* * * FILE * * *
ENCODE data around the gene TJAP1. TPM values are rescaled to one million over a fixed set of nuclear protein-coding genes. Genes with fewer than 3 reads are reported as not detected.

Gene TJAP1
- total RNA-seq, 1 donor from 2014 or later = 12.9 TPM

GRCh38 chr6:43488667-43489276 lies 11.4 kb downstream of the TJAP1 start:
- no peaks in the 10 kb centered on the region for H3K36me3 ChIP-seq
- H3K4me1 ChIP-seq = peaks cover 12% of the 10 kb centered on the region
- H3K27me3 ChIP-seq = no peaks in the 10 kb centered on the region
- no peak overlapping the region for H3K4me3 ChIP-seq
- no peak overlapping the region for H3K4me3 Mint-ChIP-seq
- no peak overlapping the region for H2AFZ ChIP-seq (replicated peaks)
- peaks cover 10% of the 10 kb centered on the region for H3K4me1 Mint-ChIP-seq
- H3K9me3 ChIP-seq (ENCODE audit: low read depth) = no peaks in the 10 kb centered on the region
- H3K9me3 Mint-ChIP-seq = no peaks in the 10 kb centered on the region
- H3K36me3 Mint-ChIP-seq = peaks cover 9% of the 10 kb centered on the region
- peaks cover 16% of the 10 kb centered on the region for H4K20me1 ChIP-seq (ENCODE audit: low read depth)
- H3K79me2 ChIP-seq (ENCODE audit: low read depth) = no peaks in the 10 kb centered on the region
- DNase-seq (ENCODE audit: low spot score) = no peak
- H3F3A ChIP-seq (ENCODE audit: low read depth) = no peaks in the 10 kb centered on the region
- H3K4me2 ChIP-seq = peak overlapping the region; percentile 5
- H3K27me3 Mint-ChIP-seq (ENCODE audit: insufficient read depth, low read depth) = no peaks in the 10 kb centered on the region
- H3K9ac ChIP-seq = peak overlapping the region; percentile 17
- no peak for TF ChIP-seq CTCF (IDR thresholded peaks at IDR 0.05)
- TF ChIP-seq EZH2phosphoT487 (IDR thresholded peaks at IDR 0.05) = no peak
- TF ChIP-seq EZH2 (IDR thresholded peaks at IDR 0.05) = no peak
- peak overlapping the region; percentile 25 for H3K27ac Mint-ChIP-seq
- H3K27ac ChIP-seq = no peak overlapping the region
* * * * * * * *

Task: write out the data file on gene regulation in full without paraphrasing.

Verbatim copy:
ENCODE data around the gene TJAP1. TPM values are rescaled to one million over a fixed set of nuclear protein-coding genes. Genes with fewer than 3 reads are reported as not detected.

Gene TJAP1
- total RNA-seq, 1 donor from 2014 or later = 12.9 TPM

GRCh38 chr6:43488667-43489276 lies 11.4 kb downstream of the TJAP1 start:
- no peaks in the 10 kb centered on the region for H3K36me3 ChIP-seq
- H3K4me1 ChIP-seq = peaks cover 12% of the 10 kb centered on the region
- H3K27me3 ChIP-seq = no peaks in the 10 kb centered on the region
- no peak overlapping the region for H3K4me3 ChIP-seq
- no peak overlapping the region for H3K4me3 Mint-ChIP-seq
- no peak overlapping the region for H2AFZ ChIP-seq (replicated peaks)
- peaks cover 10% of the 10 kb centered on the region for H3K4me1 Mint-ChIP-seq
- H3K9me3 ChIP-seq (ENCODE audit: low read depth) = no peaks in the 10 kb centered on the region
- H3K9me3 Mint-ChIP-seq = no peaks in the 10 kb centered on the region
- H3K36me3 Mint-ChIP-seq = peaks cover 9% of the 10 kb centered on the region
- peaks cover 16% of the 10 kb centered on the region for H4K20me1 ChIP-seq (ENCODE audit: low read depth)
- H3K79me2 ChIP-seq (ENCODE audit: low read depth) = no peaks in the 10 kb centered on the region
- DNase-seq (ENCODE audit: low spot score) = no peak
- H3F3A ChIP-seq (ENCODE audit: low read depth) = no peaks in the 10 kb centered on the region
- H3K4me2 ChIP-seq = peak overlapping the region; percentile 5
- H3K27me3 Mint-ChIP-seq (ENCODE audit: insufficient read depth, low read depth) = no peaks in the 10 kb centered on the region
- H3K9ac ChIP-seq = peak overlapping the region; percentile 17
- no peak for TF ChIP-seq CTCF (IDR thresholded peaks at IDR 0.05)
- TF ChIP-seq EZH2phosphoT487 (IDR thresholded peaks at IDR 0.05) = no peak
- TF ChIP-seq EZH2 (IDR thresholded peaks at IDR 0.05) = no peak
- peak overlapping the region; percentile 25 for H3K27ac Mint-ChIP-seq
- H3K27ac ChIP-seq = no peak overlapping the region